Thomas Friedman writes about Monday’s Harvard/MIT symposium on MOOCS

Thomas Friedman has written a wonderful column with his takeaways from Monday’s symposium on MOOCs and their impact on residential education. Here’s a taste:

Institutions of higher learning must move, as the historian Walter Russell Mead puts it, from a model of “time served” to a model of “stuff learned.” Because increasingly the world does not care what you know. Everything is on Google. The world only cares, and will only pay for, what you can do with what you know. And therefore it will not pay for a C+ in chemistry, just because your state college considers that a passing grade and was willing to give you a diploma that says so. We’re moving to a more competency-based world where there will be less interest in how you acquired the competency — in an online course, at a four-year-college or in a company-administered class — and more demand to prove that you mastered the competency.

The column is a great summary of the challenges universities are grappling with in this new era of online learning.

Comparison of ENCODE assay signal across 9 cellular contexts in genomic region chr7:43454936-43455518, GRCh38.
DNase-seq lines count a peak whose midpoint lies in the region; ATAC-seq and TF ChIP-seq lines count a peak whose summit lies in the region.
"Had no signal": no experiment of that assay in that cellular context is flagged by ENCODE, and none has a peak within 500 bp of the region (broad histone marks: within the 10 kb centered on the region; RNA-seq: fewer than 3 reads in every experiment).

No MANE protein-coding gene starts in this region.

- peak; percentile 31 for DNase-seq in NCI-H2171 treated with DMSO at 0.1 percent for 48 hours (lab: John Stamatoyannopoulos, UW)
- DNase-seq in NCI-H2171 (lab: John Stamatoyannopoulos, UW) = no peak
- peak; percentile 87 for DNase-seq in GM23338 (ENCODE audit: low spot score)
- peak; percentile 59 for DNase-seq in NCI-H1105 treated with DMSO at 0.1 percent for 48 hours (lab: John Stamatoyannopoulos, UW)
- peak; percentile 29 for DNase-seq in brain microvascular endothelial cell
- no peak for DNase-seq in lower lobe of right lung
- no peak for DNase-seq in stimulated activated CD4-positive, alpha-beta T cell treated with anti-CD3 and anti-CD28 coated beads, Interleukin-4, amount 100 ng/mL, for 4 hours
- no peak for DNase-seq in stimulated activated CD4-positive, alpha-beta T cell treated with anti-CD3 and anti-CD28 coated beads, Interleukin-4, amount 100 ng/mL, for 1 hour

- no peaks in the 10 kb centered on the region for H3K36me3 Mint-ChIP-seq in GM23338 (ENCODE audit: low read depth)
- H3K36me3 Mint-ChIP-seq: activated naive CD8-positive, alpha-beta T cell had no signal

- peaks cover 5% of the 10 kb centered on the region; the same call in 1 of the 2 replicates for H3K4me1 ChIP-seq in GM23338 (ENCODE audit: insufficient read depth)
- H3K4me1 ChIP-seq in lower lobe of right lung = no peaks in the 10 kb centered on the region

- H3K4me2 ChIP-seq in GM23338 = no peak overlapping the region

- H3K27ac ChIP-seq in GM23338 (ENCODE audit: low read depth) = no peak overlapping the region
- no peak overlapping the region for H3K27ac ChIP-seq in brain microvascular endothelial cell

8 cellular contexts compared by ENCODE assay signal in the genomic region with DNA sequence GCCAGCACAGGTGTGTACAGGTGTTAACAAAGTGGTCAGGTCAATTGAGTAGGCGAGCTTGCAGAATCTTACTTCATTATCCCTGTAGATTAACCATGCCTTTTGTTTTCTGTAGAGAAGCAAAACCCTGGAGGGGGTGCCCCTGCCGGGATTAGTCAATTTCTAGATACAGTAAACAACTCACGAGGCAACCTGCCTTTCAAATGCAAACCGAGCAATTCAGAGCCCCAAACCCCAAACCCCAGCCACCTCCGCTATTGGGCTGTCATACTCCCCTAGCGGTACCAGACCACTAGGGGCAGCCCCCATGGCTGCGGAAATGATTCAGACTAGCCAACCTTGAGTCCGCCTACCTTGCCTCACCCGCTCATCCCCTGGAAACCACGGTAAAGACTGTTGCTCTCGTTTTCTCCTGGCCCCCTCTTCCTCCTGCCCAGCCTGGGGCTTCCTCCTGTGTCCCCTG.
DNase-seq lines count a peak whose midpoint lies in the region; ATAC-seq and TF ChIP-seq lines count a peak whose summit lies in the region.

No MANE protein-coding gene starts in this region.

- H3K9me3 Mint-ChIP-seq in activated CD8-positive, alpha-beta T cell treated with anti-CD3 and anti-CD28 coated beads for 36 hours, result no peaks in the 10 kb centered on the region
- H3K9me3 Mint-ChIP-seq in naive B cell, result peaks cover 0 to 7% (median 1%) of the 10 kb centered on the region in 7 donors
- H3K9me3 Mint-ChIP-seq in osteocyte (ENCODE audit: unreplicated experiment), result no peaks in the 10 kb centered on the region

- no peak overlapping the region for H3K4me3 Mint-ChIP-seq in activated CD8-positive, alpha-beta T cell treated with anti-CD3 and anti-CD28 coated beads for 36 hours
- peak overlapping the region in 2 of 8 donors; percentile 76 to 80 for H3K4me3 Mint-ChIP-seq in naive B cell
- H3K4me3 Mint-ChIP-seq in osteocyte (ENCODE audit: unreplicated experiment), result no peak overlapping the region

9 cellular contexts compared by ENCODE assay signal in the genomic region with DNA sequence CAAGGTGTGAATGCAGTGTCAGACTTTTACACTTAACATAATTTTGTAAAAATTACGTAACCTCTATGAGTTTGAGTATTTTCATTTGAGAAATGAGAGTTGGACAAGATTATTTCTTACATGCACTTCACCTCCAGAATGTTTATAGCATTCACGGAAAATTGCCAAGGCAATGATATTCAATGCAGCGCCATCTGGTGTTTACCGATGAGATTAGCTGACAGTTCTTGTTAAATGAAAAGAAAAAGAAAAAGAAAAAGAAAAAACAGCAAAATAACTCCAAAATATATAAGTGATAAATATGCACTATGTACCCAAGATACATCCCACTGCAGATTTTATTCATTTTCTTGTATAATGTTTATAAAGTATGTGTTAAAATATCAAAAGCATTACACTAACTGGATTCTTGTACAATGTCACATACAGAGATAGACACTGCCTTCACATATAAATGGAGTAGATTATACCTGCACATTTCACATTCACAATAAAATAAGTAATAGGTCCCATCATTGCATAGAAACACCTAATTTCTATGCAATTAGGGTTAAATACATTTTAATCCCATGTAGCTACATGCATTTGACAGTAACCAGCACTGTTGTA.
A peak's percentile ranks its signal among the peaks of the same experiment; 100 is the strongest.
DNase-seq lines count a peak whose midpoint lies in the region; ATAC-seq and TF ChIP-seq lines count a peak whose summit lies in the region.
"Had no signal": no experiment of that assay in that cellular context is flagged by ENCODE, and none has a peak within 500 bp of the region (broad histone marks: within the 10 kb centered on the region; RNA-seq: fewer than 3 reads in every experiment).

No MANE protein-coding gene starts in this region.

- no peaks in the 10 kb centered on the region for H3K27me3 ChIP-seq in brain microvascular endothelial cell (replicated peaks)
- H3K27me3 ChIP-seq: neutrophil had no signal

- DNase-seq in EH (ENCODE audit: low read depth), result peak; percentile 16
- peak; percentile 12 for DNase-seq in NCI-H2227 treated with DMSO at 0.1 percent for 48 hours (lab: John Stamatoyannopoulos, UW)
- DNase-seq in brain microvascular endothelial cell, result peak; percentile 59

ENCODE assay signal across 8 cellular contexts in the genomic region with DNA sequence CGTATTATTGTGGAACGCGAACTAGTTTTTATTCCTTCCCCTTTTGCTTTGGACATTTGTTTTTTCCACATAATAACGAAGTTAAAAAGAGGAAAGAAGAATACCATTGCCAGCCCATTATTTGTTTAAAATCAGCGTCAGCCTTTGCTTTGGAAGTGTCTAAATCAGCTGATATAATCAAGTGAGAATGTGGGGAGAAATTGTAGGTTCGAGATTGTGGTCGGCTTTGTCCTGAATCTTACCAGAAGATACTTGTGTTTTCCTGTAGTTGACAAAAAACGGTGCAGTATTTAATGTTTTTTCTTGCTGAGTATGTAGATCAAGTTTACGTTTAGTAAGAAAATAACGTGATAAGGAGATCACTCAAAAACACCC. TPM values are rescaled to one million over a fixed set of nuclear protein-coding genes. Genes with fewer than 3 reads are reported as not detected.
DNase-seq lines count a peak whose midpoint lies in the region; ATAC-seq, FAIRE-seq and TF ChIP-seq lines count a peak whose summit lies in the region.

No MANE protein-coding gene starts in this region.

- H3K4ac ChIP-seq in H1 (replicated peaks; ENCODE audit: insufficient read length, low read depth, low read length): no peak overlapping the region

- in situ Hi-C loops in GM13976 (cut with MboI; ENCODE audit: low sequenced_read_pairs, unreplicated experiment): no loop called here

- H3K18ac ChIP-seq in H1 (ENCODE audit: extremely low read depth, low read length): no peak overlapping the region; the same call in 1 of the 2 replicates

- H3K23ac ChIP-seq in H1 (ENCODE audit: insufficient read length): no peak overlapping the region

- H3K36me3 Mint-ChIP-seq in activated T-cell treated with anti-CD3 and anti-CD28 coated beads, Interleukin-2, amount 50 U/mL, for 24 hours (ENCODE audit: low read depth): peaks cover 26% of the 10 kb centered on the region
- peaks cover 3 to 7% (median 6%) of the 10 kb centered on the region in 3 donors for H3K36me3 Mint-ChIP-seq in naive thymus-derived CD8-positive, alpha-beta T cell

One thought on “Thomas Friedman writes about Monday’s Harvard/MIT symposium on MOOCS

  1. This appears to be true for people furthering their education after frist having some employment under their belt. They can enhance their resume/attractiveness to a new employer. But I think it folly that we can educate people of college age to specifications for openings at graduation. “High School” is the gathering of learning tools. “College” is the gain of background towards “economic” production (exception – educators). First “job” in orientation in productive endevor. Only then, with absorbsion of what “experience” teaches, can one narrow the scope and thus gain “expertise” an enterprise wants, needs and employs. This is the educational process being put forth here that without the earlier steps can not take root. Yes, training and education within employment seems to be dead. Enterprise wants to buy a comodity (expertise) rather than create or develop it. Like everything else, raw material demand is the same whether it be input of things or people or tools. Let us further define this path, enhance the facility to pursue the path and not forget any of the parts of the process. To do that is to continue or ignore the disconnect between education and enterprise.

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